Ellen Goulmy

19th December 2019

The internet-famous selfie couple Ellen Goulmy and Berry van Egten, of Berlux Lighting Design, are notable figures in the lighting industry. arc sat down with Goulmy to discuss the pair’s next venture into the light festival world. Taking a leaf out of Lights in Alingsås’  book, the couple’s Lights in Blokzijl debuted this December. 

How did you both get into lighting?

I have a background in journalism and worked for the Dutch radio station Radio3FM as producer for several shows. Then one day, I just decided to quit and look for something new. Just by coincidence, I started working in Amsterdam in a design store with lighting. 

Here, I fell in love with lighting, so went on to study lighting design at ROC Midden Nederland, and then went on to open my own store (later studio). 

Eight years ago, I fell in love with a lighting designer and we decided to work together as a team! That was the beginning of a successful journey together, both in lighting design at Berlux Lighting Design and in the field of teaching at the Lighting Design Academy. 

The guy I fell in love with is Berry van Egten. He started in the lighting industry 25 years ago, where he worked for several manufacturers in the Netherlands and Belgium, before starting his lighting design firm in 1993, with only five members of staff. He’s passionate about light and lighting, and for that reason he started the Lighting Design Academy to share knowledge about lighting. 

Together we run both companies to get as many people involved in lighting design and share the same passion as we do!

Your most recent big project was Lights in Blokzijl. What was the concept behind it?

We both love Lights in Alingsås, and like to see it as our festival’s big sister! We visit the festival almost every year to see the students and staff on the last workshop evening and attend the opening ceremony. Berry was also one of the workshop heads in 2008. Around the world there are a lot of festivals, but not many with the concept of a workshop and sharing knowledge in a short period of time. It’s a perfect opportunity for students and one of the reasons we wanted to bring a bit of Alingsås to the Netherlands.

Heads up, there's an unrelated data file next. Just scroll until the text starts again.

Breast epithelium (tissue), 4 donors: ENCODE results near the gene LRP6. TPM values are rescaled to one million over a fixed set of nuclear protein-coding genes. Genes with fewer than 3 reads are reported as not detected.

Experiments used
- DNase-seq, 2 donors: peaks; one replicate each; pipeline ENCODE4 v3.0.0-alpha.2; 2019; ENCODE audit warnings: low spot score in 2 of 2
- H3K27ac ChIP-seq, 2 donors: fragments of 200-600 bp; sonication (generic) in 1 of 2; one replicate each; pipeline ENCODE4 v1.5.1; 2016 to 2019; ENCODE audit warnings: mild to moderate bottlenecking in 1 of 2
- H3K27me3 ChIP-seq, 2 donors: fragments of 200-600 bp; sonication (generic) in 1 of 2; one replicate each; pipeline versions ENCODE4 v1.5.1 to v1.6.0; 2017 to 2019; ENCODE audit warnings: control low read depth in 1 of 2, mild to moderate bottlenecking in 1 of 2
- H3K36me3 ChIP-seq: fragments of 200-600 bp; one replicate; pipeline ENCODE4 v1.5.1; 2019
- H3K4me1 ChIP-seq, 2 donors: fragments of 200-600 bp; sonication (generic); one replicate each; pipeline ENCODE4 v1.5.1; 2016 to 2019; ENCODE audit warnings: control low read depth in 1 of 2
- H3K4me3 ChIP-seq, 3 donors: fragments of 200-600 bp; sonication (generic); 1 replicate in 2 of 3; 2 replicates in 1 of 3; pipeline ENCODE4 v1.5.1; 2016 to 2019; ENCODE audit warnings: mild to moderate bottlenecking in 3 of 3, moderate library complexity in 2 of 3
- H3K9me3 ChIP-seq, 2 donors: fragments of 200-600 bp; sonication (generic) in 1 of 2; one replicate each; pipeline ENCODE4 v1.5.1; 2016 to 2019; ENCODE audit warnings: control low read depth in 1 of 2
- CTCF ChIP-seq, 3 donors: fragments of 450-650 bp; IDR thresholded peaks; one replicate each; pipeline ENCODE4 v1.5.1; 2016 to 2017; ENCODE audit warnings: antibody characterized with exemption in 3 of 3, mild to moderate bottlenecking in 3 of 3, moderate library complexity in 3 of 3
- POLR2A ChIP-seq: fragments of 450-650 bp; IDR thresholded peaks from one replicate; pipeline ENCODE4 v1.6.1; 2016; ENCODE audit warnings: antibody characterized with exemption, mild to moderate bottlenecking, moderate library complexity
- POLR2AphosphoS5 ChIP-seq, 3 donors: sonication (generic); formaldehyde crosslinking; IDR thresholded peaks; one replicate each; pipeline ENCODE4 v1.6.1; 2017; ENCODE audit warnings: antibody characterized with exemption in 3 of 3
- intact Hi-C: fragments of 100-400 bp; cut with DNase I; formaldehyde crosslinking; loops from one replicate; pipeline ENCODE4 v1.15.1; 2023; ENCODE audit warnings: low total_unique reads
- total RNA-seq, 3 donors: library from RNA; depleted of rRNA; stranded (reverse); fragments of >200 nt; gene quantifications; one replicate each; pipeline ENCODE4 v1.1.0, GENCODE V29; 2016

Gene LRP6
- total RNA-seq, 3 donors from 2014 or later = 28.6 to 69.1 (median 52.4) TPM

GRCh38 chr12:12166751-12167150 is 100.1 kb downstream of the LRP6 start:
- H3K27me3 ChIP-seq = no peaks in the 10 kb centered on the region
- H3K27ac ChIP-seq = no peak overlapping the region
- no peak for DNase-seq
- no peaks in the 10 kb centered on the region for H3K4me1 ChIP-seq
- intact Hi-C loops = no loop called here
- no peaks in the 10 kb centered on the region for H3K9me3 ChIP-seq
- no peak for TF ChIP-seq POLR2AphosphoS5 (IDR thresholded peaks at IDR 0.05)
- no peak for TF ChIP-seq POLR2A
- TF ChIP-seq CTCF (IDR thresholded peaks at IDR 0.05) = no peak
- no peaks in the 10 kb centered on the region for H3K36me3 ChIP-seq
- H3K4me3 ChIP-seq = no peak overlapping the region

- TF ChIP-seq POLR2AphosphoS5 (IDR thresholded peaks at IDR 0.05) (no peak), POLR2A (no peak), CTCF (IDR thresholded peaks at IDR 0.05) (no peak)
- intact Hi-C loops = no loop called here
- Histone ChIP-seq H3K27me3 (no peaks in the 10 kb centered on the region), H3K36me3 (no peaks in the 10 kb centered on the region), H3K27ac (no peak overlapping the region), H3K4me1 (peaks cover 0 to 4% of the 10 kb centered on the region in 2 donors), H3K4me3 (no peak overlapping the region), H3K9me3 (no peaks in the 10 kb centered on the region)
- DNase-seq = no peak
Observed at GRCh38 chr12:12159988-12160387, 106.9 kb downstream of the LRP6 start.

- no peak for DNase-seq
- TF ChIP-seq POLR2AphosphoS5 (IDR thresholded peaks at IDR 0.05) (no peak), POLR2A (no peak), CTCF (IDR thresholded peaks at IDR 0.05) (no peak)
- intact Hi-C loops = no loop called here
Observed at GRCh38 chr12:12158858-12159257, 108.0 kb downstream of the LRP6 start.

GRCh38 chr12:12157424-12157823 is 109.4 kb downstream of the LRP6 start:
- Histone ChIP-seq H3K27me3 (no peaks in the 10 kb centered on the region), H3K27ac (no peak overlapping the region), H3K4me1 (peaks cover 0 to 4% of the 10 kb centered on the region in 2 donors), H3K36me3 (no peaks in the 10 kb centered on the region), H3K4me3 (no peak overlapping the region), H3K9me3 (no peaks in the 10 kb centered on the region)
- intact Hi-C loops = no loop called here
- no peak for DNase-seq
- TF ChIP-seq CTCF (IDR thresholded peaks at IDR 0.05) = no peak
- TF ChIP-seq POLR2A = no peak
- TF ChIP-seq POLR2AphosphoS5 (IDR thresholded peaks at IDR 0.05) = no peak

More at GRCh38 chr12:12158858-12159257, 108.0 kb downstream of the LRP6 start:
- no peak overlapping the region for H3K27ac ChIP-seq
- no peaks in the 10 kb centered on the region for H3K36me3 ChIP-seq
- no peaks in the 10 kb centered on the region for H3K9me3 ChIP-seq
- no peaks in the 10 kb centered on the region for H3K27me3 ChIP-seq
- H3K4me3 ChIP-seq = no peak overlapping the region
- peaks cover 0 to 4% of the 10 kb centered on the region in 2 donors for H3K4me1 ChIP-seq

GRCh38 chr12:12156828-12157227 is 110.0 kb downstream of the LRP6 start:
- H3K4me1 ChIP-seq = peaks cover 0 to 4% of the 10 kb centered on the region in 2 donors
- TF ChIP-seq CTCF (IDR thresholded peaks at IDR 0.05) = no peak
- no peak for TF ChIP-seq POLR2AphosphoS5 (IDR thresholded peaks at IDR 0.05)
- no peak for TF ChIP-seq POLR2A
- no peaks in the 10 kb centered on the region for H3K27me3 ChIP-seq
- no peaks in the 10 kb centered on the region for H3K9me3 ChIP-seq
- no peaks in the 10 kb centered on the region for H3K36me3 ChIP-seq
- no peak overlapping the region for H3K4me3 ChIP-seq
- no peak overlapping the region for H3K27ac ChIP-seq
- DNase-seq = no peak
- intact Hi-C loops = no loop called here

The idea to play and experiment in the surroundings of a city is made possible in the city of Blokzijl. It’s a very small town in the Netherlands where we also happen to live. 

Who participated in the first edition of the light festival?  

For the first edition we invited seven teams (a total of ten people) to guide the participants on their learning paths.

At the beginning of 2019, we had a call for workshop leaders through the IALD website and selected the following: Roberto Corandini of Light Design Workshop in Italy, Sjoerd van Beers and Juliette Nielsen of Beersnielsen in the Netherlands, Luciana Alanis in Switzerland of Lichtgold, Korhan Şişman of Planlux in Turkey, Anuj Gala from Lighting Design Collective in Finland and Rogier Hengeveld of Lighting Business Consultancy in Netherlands, Kapil Surlakar of Light@Work Design Consultants in India, and Johan Moritz, Senior Lighting Designer for the city of Malmö and Tina Wikström of Licht Kunst Licht from Sweden.

In February we will release a new call for participants for the 2020 edition of the event.

What happened during the event’s debut?

The workshop ran from 6 until 12 December 2019. The official opening of the event was held on the 11 December at 18:00, and then the festival was open for the public until 22nd of December (daily 17:00 until 23:00). There were a lot of other events that ran alongside the light festival, with details listed on the website and social media platforms during the course of the event’s programme. 

After the success of the first event this year, what are your goals and aims for the it moving forward?

We want Lights in Blokzijl to be a yearly event in December. The aim is to get more students involved and therefore, have scholarships availabe for them to support their education. 

Of course, professionals are welcome to join in on the workshops as well (but they would have to pay!).

We want Lights in Blokzijl to to be a new place where professionals and students meet and share their knowledge, and make friends for life!

Aside from Lights in Blokzijl, what are you both working on at the moment? 

We have a few historical lighting design projects that we are working on, and in the field of teaching we are working on an e-learning platform that will be available around summer 2020. Our courses are only available in Dutch at the moment, but that’s going to change in 2020 due to the new platform. It’s a big step, but one we are really looking forward to!   

What does the future hold for the lighting industry? 

The industry is becoming more and more digital. A lighting designer does not only design lighting but is becoming more of a lighting programmer as well. We think it’s a good thing, but it’s important to keep educating yourself and stay up to date.

Also, the selfies! We need more for our book, so if you see us, please come and join us for a selfie!